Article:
Tuesday, January 24, 2017

A review of PBS's “The Gold Rush”



The California Gold Rush is one of those events that tends to have been heard of by the public, but is often overlooked by popular historians today for a number of reasons, among them that it is partially an economic story, and thus considered less "sexy" than the more "traditional" topics of politics and the military. Nonetheless, the Gold Rush is a monumental event in the history of America which had massive repercussions on the history of the West, causing the rapid colonization of California by White immigrants (and a handful of Chinese immigrants), and creating the ethnic mix that California is so known for today - since it is a race relations story as much as it is anything else, fraught with interest for anyone interested in American history. (But more on the particulars of that later.)


Sutter's Fort - California, 1849 (not to be confused with Sutter's Mill)



The land, of course, originally belonged to Native Americans before being settled by Spanish speakers from Spain and its colony in Mexico (whose independence was later recognized by the mother country in 1821); but changed hands in the U.S.-Mexican War of the 1840's, although it was not officially recognized until later. The Gringo invaders benefited from a revolt in California against the Mexican government which is today known to historians as the "Bear Flag Revolt," which was led by a Gringo immigrant to Mexican California named William B. Ide. The revolt created the independent state sometimes called the "Bear Republic" in June 1846; so that when U.S. troops occupied the area in July 1846 (a month later), the independence of California was basically doomed by the American invasion. I should note, though, that it was not officially annexed by the United States until the postwar peace treaty in 1848 (some two years later).


Sutter's Mill, 1850 - two years after the Gold Rush had begun with the discovery of gold at this place

It was in this complicated situation of de facto American control of California that the Gold Rush began. It started with the discovery of gold at Sutter's Mill in January 1848, one month before the Treaty of Guadalupe Hidalgo ended the war that February (which made the American ownership of the region official, much to the chagrin of Mexico and its former citizens in California). The discovery of gold was publicized to great effect by those already there (most notably, the Mormon journalist Samuel Brannan) who wanted to attract more settlers to California, and so the influx of new arrivals began almost immediately - arrivals from everywhere: White Americans from the East, European immigrants from across the Atlantic, Hispanic immigrants from countries in Latin America (including Chile), and Chinese immigrants from across the Pacific being the most numerous groups. When you throw in the Native Americans and Mexican "Californios" who were already there, it made for quite an ethnic mix (which is not unlike the diversity there today); and each one had its own goals in this situation - goals that were not always compatible with those of other groups; and often tragically resulted in discrimination from the Whites, whose numerical dominance of the region doomed these other ambitions from the start. (A sad story, and extremely telling about this time.)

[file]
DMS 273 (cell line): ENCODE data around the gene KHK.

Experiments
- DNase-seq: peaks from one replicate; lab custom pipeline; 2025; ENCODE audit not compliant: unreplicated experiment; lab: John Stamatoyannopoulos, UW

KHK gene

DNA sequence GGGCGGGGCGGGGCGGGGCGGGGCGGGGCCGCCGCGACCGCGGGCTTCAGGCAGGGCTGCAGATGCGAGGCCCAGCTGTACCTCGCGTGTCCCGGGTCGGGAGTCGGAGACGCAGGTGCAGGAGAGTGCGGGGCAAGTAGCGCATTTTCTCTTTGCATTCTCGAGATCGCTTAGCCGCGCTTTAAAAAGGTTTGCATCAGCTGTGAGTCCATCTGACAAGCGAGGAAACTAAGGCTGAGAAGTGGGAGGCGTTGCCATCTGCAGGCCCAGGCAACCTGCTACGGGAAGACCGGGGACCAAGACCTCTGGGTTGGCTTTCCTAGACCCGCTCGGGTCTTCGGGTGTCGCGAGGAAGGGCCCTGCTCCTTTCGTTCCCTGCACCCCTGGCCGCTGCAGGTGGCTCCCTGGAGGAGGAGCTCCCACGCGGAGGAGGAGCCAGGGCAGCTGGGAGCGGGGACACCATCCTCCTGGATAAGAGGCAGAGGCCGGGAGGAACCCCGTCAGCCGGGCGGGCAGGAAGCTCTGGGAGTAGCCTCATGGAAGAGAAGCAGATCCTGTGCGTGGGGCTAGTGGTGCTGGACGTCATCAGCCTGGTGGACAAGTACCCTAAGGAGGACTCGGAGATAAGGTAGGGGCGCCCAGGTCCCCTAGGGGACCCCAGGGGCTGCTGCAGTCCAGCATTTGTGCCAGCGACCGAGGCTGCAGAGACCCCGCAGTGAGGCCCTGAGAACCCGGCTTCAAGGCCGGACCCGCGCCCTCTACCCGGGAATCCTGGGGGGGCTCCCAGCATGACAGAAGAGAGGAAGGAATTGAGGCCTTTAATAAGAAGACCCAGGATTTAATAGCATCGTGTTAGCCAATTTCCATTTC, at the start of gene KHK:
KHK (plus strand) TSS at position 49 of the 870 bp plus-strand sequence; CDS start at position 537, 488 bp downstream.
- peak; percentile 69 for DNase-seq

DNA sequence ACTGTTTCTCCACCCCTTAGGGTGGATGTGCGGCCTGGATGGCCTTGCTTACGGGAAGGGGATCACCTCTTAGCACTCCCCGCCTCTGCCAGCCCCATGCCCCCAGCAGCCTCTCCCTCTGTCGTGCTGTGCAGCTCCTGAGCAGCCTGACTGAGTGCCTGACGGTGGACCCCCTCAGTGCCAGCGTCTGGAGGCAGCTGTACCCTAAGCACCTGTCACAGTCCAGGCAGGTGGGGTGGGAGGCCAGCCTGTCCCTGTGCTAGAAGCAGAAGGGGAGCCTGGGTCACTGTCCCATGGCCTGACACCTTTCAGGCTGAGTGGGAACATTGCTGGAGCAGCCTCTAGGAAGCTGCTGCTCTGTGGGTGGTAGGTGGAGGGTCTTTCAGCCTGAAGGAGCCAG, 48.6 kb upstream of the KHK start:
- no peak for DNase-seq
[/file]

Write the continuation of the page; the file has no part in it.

Merchant ships at San Francisco Harbor, circa 1850

The economic aspects are also of vital importance, since the Gold Rush is often considered an iconic example of a "bubble" - the word that economists use to mean "a speculative scheme that depends on unstable factors that the planner cannot control" (in the words of the definition at the Princeton University website). This caused a massive investment of time and money into the efforts of mining gold, which eventually drove the profits down as cutthroat competition increased. The early arrivals made massive fortunes with very little effort, while the later arrivals often worked for years without making a cent - working like dogs in the dirt with the illusory hope of making it rich, when many of them ultimately made nothing at all, and found that they had spent their labor for naught.


Sluice for separation of gold from dirt with water

It was often noted by people at the time that the real money in the Gold Rush's later phase was not from mining the gold, but from "mining the miners" - or in other words, providing goods and services that the miners needed; such as lodging, laundry, and food - all in scarce supply in a region dominated by the miners, whose isolation from the rest of the world made the importation of these materials difficult, and made the provision of these materials by others an exceedingly lucrative business, that was actually more profitable than the mining itself in these later phases. More than one man and woman grew rich from supplying the miners with these needed provisions, and it was in these other industries that the real money of these later phases of the Gold Rush tended to be made.


Portsmouth Square - San Francisco, 1851